als Echols, Lindsay Walker, Colston, Wharton, J. R. Jones, Gar-
land Payne, Terry, A. C. Jones, Bass, Vaughn, Elliott, Munford,
Jas A Walker, Lane, Penn, McCausland and Terrill— more than


ioo_ colonels, nearly as many lieutenant-colonels, more than 475
majors and captains, over 100 general and regimental staff officers,
and more than 200 subalterns, a total of quite 1,200 officers.
It will be readily observed that the institute exerted through its
graduates a great influence upon the Confederate armies, rivaling
except in the highest commands, that of West Point itself. The
school was founded for scientific and military instruction by act of
the assembly in March, 1839, and was first under the superinten-
dency of Gen. Francis H. Smith, who was succeeded on January i,
1890, by Gen. Scott Shipp, who had been connected with the faculty
since 1859. Col. J. L. T. Preston, of Lexington, to whom is ac-
corded the honor of conceiving the idea of the school, was in its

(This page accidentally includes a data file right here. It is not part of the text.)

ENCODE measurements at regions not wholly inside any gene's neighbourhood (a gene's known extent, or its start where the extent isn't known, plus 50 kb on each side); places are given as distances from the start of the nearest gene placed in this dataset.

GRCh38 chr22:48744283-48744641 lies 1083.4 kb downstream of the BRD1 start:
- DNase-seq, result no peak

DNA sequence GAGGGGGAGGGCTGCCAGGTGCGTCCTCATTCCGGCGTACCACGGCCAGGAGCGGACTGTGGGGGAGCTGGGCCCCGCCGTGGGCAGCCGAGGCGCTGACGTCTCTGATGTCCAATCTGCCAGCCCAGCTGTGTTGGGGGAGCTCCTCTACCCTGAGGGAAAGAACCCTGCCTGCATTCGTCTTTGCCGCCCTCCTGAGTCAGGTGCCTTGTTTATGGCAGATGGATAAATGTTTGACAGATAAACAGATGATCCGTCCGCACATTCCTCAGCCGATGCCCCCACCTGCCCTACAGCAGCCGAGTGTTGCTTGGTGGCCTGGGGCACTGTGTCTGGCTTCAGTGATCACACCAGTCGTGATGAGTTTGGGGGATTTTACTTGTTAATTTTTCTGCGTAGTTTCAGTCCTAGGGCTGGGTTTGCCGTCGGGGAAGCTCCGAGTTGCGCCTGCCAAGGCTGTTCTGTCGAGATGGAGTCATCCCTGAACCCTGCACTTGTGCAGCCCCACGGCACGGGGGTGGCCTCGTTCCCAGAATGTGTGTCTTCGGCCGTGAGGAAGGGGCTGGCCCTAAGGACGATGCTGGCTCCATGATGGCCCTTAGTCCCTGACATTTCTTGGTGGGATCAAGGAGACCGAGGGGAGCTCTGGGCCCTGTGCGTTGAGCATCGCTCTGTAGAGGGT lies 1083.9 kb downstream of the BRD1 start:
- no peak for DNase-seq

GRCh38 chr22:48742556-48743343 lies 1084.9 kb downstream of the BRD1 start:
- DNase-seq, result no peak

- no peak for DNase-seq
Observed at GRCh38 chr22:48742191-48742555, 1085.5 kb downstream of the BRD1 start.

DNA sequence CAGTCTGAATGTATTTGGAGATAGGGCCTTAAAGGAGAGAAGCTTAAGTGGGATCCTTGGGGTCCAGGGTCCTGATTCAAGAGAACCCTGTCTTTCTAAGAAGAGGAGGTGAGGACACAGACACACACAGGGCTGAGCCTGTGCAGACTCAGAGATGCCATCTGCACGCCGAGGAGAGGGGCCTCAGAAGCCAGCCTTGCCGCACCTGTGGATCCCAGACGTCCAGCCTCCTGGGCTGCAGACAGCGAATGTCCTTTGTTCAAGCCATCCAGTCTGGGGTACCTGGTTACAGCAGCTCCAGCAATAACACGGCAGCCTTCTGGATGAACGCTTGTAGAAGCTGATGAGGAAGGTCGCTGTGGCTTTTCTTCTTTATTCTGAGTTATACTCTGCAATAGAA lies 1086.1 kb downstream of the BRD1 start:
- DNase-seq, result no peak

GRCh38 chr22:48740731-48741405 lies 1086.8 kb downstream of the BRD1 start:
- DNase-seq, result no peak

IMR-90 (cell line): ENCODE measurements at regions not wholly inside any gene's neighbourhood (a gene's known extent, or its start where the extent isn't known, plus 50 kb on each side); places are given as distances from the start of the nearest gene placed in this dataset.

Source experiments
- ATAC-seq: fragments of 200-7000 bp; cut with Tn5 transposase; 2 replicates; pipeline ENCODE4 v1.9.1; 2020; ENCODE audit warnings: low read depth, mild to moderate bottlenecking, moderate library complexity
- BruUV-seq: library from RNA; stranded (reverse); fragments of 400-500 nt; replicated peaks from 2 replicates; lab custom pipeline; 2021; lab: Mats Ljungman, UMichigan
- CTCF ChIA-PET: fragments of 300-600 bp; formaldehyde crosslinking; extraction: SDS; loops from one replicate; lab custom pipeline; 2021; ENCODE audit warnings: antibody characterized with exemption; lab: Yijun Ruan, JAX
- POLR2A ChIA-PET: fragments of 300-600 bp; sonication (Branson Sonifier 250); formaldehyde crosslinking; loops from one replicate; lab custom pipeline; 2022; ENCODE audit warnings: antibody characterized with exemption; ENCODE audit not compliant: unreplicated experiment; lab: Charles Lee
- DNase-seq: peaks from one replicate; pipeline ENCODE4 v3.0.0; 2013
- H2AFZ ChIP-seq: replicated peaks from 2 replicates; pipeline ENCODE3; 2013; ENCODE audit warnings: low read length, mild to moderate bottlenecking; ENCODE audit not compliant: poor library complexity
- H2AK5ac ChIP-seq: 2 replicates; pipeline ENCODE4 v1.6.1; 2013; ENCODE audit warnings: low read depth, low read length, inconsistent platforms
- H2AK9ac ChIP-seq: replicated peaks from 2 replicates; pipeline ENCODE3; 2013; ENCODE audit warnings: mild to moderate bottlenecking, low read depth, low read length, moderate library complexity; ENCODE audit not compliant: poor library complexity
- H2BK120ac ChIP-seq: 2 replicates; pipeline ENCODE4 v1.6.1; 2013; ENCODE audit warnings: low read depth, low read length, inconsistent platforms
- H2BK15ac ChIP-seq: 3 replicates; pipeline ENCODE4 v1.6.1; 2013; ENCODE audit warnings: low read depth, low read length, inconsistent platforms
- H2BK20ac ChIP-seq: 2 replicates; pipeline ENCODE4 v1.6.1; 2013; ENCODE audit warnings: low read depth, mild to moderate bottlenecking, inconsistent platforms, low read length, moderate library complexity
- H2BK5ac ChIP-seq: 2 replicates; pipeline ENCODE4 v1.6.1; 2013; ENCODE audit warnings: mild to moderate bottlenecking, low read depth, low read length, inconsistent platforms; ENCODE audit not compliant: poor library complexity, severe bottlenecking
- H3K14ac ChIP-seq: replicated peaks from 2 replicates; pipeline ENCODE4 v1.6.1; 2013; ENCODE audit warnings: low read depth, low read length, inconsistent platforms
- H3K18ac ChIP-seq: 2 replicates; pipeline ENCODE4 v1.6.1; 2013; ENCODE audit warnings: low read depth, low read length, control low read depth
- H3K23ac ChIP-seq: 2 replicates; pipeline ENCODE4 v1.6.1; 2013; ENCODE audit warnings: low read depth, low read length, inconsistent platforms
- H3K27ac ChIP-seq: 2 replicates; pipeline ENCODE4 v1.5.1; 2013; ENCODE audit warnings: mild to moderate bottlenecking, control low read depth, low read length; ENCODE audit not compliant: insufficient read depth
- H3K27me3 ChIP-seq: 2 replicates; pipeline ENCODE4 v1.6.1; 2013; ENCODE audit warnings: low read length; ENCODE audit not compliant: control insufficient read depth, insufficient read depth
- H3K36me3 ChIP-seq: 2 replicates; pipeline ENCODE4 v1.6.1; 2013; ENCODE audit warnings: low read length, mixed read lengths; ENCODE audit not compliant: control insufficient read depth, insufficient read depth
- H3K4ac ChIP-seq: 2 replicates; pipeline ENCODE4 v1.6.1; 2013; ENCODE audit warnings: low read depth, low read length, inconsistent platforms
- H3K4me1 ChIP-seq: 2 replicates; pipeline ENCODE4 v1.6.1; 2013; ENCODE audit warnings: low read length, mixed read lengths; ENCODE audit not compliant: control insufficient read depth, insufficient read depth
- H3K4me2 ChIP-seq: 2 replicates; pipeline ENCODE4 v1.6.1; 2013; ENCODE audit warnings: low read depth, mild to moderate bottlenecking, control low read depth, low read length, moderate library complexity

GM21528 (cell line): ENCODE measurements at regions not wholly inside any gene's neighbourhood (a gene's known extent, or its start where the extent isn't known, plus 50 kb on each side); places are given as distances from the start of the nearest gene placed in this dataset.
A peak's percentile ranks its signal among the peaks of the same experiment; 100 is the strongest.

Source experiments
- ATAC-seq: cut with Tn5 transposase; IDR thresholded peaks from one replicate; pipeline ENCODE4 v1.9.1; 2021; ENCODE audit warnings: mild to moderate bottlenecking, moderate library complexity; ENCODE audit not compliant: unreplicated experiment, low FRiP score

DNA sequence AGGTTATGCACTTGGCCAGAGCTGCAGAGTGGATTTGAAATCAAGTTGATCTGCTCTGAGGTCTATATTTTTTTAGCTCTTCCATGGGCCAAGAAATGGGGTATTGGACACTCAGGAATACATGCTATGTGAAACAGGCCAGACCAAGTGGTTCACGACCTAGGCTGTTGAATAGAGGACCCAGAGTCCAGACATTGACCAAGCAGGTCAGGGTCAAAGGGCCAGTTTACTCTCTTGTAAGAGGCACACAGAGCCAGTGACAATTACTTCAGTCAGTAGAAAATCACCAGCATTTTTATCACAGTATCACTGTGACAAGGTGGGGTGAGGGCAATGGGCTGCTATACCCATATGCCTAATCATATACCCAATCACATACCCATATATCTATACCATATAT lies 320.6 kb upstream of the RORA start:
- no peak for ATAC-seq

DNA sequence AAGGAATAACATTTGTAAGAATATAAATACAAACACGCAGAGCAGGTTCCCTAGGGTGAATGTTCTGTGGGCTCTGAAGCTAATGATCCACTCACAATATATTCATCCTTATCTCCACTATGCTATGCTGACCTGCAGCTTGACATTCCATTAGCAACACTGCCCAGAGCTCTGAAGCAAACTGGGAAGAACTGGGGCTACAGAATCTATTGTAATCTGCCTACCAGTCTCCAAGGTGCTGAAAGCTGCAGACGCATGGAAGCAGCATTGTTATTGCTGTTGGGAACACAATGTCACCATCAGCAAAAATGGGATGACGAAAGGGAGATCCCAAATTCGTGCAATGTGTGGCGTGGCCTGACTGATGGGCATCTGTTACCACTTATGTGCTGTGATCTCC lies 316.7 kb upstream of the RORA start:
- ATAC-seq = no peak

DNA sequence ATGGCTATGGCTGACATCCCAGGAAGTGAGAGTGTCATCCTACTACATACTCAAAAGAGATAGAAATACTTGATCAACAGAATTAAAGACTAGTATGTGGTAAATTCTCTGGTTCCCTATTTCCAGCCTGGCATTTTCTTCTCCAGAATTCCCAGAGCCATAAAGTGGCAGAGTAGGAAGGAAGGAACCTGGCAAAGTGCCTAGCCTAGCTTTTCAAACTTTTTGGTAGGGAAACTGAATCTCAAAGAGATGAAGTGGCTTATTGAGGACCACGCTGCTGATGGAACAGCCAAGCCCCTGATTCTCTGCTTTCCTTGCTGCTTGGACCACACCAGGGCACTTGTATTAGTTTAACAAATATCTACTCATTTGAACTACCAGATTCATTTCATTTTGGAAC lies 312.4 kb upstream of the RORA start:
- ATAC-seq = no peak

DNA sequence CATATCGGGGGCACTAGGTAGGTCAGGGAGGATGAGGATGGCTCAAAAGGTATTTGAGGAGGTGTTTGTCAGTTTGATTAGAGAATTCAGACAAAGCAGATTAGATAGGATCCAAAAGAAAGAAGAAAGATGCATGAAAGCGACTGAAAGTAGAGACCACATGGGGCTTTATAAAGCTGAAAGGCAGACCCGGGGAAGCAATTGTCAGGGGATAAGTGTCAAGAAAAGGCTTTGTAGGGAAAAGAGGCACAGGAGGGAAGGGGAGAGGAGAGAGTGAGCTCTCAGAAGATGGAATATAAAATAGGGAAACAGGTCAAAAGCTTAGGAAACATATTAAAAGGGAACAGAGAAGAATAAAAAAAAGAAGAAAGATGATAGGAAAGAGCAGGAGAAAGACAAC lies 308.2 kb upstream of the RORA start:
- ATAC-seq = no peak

corps of instructors thirty-six years. Other well-known men have
been included in its faculty, the most famous of them its former
professor of natural philosophy, Lieut.-Gen. "Stonewall" Jackson.
The services of the Institute battalion throughout the war of the
Confederacy is deserving of mention in this connection. Previous-
ly, at the time of the execution of John Brown, the cadets were
ordered on duty at Charlestown, where Maj. T. J. Jackson com-
manded a platoon of two howitzers, and Maj. William Gilham
commanded the infantry battalion. On April 17, 1861, by order of
Governor Letcher the cadets were moved to the camp of instruc-
tion near Richmond, to aid in drilling and disciplining the Confed-
erate troops, and rendered valuable service until July ist, when the
battalion was disbanded, nearly every member having received a
commission in some arm of the service. In January, 1862, upon the

Online LibraryClement Anselm EvansConfederate military history; a library of Confederate States history → online text (page 135 of 153)